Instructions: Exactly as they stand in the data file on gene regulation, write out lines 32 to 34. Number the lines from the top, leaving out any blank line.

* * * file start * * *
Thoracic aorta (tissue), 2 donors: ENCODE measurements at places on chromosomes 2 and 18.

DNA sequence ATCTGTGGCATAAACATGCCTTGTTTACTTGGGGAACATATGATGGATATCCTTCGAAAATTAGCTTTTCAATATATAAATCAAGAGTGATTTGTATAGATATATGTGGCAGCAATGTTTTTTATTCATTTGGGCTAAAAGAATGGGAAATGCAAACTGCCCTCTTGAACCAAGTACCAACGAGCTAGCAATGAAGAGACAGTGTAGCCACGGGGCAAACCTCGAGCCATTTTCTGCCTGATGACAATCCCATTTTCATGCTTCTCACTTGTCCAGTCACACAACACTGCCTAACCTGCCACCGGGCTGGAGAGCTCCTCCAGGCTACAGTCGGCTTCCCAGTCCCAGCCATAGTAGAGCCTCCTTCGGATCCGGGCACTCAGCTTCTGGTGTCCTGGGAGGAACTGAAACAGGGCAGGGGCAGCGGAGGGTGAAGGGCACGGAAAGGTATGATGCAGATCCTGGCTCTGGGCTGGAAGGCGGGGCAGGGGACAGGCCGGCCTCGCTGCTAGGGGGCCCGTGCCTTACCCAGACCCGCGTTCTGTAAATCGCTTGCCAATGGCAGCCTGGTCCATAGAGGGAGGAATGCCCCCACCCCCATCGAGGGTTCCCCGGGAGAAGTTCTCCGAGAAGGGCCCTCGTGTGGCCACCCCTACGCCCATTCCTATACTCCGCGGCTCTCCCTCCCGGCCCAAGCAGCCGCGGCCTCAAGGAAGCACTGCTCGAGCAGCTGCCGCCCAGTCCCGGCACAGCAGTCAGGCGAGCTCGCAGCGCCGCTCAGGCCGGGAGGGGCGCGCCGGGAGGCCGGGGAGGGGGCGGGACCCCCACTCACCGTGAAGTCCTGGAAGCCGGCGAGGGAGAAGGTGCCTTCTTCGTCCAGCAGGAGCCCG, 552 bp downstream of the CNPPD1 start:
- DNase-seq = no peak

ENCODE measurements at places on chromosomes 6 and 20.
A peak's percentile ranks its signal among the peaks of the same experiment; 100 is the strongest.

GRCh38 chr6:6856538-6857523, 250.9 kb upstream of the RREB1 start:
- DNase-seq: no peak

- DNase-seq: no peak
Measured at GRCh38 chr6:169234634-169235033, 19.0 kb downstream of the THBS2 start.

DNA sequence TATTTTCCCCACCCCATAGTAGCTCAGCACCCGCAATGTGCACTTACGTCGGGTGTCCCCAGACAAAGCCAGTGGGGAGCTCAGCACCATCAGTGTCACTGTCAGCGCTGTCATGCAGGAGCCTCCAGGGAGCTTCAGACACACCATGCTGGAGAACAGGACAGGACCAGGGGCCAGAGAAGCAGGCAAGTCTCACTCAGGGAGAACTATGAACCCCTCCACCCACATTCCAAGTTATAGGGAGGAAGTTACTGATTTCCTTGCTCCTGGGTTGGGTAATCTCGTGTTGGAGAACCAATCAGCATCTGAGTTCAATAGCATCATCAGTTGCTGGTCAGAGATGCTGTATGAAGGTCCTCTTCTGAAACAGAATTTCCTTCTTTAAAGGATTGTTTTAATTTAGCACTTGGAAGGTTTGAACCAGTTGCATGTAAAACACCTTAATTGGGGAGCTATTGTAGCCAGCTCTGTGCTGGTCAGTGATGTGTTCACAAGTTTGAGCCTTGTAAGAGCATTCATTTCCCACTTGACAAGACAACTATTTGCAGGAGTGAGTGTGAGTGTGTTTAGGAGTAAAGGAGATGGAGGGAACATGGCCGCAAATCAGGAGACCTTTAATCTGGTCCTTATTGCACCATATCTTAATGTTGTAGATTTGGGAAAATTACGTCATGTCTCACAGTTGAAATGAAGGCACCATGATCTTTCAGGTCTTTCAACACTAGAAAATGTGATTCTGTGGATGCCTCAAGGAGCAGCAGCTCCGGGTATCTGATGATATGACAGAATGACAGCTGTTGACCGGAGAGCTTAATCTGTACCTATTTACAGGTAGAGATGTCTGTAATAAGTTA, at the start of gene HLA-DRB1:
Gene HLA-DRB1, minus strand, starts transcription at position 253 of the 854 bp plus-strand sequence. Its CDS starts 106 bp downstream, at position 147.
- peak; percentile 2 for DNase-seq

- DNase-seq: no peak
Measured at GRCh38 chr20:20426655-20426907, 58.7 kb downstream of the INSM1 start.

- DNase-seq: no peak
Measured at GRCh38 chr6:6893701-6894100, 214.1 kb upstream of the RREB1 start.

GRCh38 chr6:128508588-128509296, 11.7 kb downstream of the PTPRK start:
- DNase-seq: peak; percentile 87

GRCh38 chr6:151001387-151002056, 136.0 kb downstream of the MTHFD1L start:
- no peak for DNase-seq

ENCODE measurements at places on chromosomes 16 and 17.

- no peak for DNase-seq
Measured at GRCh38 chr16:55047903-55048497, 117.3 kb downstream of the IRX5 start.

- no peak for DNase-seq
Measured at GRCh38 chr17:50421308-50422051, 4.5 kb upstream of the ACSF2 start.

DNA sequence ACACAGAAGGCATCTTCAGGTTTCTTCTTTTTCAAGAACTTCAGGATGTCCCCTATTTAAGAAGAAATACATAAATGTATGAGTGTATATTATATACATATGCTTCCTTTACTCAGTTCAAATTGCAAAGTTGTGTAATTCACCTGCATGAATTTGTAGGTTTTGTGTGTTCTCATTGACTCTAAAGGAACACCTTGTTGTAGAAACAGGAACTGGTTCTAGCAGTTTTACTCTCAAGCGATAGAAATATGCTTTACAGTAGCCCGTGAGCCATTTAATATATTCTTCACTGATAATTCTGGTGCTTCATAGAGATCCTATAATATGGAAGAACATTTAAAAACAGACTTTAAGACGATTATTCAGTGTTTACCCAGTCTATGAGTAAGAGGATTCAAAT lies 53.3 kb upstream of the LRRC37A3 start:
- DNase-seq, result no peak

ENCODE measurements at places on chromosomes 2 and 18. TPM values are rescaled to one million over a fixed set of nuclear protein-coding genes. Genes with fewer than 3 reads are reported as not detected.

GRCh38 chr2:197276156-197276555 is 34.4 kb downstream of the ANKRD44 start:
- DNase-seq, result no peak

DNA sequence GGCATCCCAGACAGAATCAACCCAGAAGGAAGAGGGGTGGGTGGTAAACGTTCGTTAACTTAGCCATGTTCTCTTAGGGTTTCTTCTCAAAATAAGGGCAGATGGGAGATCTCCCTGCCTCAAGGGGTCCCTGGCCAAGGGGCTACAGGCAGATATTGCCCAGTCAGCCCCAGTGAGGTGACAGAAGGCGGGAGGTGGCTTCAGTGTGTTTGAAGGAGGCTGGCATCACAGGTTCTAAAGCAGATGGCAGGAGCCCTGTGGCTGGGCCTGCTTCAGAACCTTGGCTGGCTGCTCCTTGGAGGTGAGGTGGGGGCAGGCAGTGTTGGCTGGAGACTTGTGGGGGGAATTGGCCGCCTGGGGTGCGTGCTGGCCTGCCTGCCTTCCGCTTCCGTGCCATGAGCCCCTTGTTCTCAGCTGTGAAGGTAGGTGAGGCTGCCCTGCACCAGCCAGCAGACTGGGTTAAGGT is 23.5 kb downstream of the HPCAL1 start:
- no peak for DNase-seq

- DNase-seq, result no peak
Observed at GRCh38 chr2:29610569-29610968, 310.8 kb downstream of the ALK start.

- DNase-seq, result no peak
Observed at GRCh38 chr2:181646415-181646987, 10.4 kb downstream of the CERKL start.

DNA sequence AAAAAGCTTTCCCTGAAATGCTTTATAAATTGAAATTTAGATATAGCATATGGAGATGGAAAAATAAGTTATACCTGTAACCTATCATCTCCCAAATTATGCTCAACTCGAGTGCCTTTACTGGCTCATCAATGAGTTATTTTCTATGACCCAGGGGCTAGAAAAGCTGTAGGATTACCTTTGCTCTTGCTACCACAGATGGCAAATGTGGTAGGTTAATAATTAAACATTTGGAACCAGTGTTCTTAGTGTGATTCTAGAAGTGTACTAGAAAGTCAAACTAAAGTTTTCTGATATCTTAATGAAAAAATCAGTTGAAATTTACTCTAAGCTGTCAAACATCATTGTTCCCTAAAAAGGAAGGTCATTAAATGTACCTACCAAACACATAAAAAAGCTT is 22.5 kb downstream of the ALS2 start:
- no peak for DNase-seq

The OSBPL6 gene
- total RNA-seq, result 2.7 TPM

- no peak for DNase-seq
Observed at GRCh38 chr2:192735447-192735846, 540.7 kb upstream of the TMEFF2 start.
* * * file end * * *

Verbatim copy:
- no peak for DNase-seq

- DNase-seq, result no peak
Observed at GRCh38 chr2:29610569-29610968, 310.8 kb downstream of the ALK start.